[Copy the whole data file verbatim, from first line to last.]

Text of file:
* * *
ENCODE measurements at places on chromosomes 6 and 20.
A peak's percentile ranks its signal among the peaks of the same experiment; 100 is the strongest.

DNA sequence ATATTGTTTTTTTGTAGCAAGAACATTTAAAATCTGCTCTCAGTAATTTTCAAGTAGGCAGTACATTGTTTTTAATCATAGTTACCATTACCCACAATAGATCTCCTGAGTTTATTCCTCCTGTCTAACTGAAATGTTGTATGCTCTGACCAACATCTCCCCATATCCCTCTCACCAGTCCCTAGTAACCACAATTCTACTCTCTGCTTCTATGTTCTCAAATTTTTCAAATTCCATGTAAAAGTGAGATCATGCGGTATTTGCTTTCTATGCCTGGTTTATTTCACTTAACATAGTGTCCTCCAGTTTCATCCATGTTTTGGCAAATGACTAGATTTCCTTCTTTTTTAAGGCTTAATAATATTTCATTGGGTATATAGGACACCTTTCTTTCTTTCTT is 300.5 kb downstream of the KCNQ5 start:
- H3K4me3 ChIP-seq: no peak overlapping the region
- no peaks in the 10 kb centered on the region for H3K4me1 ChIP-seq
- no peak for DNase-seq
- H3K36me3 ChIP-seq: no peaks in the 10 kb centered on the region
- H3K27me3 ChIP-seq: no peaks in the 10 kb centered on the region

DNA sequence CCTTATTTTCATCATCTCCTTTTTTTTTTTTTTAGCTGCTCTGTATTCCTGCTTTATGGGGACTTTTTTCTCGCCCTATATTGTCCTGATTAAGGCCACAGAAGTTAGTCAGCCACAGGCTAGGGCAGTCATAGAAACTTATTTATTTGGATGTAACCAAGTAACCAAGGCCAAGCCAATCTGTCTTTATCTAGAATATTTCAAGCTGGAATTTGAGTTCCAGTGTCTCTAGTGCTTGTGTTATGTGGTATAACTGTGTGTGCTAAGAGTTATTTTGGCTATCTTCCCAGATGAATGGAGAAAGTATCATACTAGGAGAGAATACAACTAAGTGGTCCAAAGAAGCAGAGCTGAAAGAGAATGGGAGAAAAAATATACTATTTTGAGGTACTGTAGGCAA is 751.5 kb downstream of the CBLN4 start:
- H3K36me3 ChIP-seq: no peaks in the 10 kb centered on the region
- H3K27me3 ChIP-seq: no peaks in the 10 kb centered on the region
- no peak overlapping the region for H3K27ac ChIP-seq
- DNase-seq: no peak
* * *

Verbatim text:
ENCODE measurements at places on chromosomes 6 and 20.
A peak's percentile ranks its signal among the peaks of the same experiment; 100 is the strongest.

DNA sequence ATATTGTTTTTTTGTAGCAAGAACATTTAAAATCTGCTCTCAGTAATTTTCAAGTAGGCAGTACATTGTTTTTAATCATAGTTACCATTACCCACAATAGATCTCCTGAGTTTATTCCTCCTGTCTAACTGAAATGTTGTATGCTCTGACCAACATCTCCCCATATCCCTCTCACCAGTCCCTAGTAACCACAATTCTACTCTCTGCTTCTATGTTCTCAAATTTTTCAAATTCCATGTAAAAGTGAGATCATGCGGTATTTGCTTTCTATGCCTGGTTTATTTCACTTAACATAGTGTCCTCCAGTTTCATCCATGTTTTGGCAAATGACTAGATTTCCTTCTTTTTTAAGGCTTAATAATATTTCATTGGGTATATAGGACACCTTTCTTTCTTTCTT is 300.5 kb downstream of the KCNQ5 start:
- H3K4me3 ChIP-seq: no peak overlapping the region
- no peaks in the 10 kb centered on the region for H3K4me1 ChIP-seq
- no peak for DNase-seq
- H3K36me3 ChIP-seq: no peaks in the 10 kb centered on the region
- H3K27me3 ChIP-seq: no peaks in the 10 kb centered on the region

DNA sequence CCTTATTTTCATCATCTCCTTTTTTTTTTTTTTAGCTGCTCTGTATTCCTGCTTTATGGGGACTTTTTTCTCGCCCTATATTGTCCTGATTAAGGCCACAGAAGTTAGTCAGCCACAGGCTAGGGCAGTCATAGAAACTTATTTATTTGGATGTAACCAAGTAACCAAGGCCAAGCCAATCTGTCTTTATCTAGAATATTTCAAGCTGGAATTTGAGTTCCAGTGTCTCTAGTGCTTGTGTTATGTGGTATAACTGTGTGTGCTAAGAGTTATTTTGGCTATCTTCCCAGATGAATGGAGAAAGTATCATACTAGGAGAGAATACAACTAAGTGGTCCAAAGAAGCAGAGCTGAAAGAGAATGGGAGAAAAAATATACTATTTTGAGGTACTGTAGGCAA is 751.5 kb downstream of the CBLN4 start:
- H3K36me3 ChIP-seq: no peaks in the 10 kb centered on the region
- H3K27me3 ChIP-seq: no peaks in the 10 kb centered on the region
- no peak overlapping the region for H3K27ac ChIP-seq
- DNase-seq: no peak